Don't be so quick to label and judge. I'm sorry for your bad experience.
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  #263  
Old March 30th, 2009, 09:54 AM
BenMax BenMax is offline
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ZiggysWife - I am so sorry that this happened to you. Not pleasant.

I am certainly NOT a BP fan however one must look at what all trainers have to offer. I am certain that he does have something to offer .....but to the 'right' dog. Meaning - a dog that he understands and I truly think (and I say think) dogs that he can help using normal everyday methods. Give him something outside that box and I think he is lost.

I learn from other trainers on what to be or not to be. I learn even from the worst of trainers something that I can use...something 'good'.

He had no right condemning a young dog this way. So many people put all their trust in others and this can be very dangerous. I have seen on TV how he handles some dogs and I absolutely hate it. I dislike and disapprove of the way he treats people....which is sometimes worse than the animal in question.

Where you able to extract anything good from BP though? I am very curious to hear more.
  #264  
Old March 30th, 2009, 12:00 PM
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Originally Posted by ZiggysWife View Post
My four month old Lab was physically abused by him. And what he did to my Shih Tzu still sends shivers down my spine. .
Ziggyswife, I'm curious - did you have both of your dogs at this seminar?

Edit** Nevermind. Just recieved the 'other side' to your story. I'm surprised you're even posting about this situation ZiggysWife, especially with aggressive dogs on your hands that you have clearly enabled.
I am always more than happy to keep an open mind on people's situations, but when you accuse an entire forum of sending you death threats? Please. Those people could care LESS whether or not you like or hate Brad.
This situation really frustrates me now that I understand the FULL picture behind your story. Maybe next time, before sending such serious accusations about a trainer (regardless of who they are) take a step back and look at YOUR involvement in how your dogs are the way they are.
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Last edited by Bailey_; March 30th, 2009 at 12:55 PM.
  #265  
Old March 31st, 2009, 11:23 AM
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luckypenny luckypenny is offline
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I chose "neither."

Personally, I'd love to see more discussion in regards to behaviorists/trainers such as Jean Donaldson, Patricia McConnell, Brenda Aloff, Stanley Coren etc...who's motivations are the true understanding of dogs, how they learn, and the relationships between them and their humans....not reality tv shows where the main goal is profit $$. Just my .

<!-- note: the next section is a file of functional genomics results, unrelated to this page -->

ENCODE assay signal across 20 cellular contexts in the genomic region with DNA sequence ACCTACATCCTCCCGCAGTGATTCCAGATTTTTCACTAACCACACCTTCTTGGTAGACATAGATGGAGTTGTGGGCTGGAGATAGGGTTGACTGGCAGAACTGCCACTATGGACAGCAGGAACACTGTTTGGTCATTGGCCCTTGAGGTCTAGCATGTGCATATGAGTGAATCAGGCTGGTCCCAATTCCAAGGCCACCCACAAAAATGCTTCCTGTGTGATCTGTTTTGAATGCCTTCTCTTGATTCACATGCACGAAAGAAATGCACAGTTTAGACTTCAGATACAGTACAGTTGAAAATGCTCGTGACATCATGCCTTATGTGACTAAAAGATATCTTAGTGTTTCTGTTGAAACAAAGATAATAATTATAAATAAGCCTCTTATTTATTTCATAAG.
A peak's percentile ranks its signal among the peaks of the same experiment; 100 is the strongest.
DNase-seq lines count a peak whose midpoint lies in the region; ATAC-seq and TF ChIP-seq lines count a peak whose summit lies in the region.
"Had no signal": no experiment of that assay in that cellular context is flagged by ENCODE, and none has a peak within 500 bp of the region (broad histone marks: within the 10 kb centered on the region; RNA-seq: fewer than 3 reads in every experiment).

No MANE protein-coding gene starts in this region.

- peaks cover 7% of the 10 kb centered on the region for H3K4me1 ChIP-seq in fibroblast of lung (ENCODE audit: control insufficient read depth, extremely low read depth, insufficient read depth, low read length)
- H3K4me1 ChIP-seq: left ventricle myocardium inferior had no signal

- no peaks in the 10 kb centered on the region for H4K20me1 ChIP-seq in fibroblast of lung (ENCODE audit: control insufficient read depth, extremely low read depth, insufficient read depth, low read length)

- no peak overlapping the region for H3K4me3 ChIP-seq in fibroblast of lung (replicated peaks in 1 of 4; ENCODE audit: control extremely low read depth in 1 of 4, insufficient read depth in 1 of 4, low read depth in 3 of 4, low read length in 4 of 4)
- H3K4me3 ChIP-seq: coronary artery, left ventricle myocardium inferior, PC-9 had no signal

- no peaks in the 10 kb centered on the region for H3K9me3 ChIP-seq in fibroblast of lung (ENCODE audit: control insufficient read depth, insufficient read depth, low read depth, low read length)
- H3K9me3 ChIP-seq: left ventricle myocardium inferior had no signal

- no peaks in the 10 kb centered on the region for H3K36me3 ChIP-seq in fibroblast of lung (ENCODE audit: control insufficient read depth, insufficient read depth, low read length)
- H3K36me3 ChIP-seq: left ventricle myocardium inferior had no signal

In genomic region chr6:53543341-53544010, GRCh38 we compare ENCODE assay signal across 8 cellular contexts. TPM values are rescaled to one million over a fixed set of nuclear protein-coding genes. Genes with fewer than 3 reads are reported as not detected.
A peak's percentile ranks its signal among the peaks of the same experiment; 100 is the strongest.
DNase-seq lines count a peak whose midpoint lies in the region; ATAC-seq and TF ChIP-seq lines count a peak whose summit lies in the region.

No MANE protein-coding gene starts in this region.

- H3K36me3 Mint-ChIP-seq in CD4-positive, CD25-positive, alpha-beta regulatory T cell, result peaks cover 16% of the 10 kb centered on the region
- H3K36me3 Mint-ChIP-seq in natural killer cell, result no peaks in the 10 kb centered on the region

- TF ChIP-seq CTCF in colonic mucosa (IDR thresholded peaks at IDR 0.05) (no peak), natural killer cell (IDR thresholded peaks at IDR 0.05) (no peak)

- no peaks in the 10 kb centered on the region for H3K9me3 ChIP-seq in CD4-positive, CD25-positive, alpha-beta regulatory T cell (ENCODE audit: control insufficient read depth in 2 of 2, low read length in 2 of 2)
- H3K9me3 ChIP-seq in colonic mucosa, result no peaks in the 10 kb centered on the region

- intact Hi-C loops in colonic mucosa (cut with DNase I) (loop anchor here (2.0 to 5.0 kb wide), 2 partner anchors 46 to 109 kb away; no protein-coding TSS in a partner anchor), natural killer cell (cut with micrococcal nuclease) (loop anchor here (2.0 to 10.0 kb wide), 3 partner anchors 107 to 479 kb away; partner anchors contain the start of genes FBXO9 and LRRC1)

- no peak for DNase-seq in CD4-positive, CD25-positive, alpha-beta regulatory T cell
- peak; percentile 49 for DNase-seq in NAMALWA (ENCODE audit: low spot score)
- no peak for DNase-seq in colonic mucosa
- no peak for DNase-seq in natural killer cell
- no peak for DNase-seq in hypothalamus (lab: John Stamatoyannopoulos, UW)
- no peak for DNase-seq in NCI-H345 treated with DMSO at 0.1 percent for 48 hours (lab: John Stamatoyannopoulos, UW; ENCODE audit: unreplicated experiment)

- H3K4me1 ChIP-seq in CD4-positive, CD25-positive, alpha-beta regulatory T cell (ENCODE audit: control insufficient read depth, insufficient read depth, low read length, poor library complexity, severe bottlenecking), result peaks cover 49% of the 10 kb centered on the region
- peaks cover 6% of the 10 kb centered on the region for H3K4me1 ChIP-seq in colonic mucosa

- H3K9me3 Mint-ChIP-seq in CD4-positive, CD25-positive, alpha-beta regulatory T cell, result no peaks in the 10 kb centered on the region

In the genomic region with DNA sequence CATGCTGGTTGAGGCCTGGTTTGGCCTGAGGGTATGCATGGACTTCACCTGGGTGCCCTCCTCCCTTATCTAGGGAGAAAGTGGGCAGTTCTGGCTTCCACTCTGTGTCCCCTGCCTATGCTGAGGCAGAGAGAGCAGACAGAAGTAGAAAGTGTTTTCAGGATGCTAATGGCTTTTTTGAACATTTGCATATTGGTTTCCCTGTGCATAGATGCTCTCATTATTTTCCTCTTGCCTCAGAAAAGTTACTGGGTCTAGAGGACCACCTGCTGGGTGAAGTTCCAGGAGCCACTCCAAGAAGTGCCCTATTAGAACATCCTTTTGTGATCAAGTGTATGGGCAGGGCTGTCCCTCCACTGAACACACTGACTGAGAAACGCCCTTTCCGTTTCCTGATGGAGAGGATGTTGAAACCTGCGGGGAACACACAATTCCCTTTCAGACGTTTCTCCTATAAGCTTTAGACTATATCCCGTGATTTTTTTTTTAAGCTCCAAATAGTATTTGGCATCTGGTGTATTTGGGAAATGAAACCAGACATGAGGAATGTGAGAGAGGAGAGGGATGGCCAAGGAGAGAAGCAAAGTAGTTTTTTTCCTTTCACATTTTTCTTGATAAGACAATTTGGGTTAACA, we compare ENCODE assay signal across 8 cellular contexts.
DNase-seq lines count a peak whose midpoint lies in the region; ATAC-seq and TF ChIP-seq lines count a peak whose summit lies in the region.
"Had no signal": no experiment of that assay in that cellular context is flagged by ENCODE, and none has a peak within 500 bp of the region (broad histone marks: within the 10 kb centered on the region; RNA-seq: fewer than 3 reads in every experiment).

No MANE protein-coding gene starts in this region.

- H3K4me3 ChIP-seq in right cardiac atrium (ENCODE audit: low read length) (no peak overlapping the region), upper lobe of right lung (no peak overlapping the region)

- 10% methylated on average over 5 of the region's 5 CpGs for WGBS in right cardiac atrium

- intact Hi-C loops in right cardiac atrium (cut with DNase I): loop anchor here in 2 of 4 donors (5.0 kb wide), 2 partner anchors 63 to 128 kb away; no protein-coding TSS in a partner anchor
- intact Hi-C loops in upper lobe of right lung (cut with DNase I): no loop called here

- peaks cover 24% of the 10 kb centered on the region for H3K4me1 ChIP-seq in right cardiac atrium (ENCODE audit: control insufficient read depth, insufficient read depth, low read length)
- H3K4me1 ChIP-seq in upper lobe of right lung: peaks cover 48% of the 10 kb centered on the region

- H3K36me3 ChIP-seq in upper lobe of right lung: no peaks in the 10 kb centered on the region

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  #266  
Old March 31st, 2009, 04:54 PM
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I chose "neither."
Me too.

Quote:
Originally Posted by luckypenny View Post
Personally, I'd love to see more discussion in regards to behaviorists/trainers such as Jean Donaldson, Patricia McConnell, Brenda Aloff, Stanley Coren etc...who's motivations are the true understanding of dogs, how they learn, and the relationships between them and their humans....not reality tv shows where the main goal is profit $$. Just my .
Could not agree more. I'd add Ian Dunbar to the list, who could deliver a serious @ss-whoopin on both Cesar and Brad (but in the nicest possible way).
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  #267  
Old March 31st, 2009, 06:12 PM
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Originally Posted by sugarcatmom View Post
Me too.
Could not agree more. I'd add Ian Dunbar to the list, who could deliver a serious @ss-whoopin on both Cesar and Brad (but in the nicest possible way).


This is a really good point though. There are MANY awesome trainers out there who are reputable with wonderful talents in the training world; I think anyone who stands by either Ceaser or Brad (or neither) should at least have the a clear picture about other methods of training and other trainers to say WHY they either do or don't back these 'famous' trainers up.

While I am personally not a treat-trainer, I'd add Norma Jeanne to that list! She rocks!
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  #268  
Old March 31st, 2009, 08:48 PM
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I've also just discovered Ben Kersen and was very impressed by what I saw on Youtube so ordered his set of videos. Bayley's alot like the boxer or pit x pup in his video so I have a feeling his techniques will work very well. She's more into playing when we're out than food, which he tends to emphasize when training then food. His dogs are just totally amazing, which I suppose is why they're called the 'wonderdogs'!

I actually also found a trainer to work with us one on one, she's pretty new to the actual training business but so far she thinks pretty much along the same lines I do so she's coming over on the weekend to meet us.
  #269  
Old March 31st, 2009, 09:48 PM
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His website claims that his school is the only government accredited program in Canada. That's pretty sweet. His prices are not to shabby either. I hope to be one of his students in the future. I have met a few former students of his and they only said good things about the program. From what it sounds like, he is a really good trainer of people and dogs.
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  #270  
Old March 31st, 2009, 10:16 PM
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Never heard of him. Wheres he located?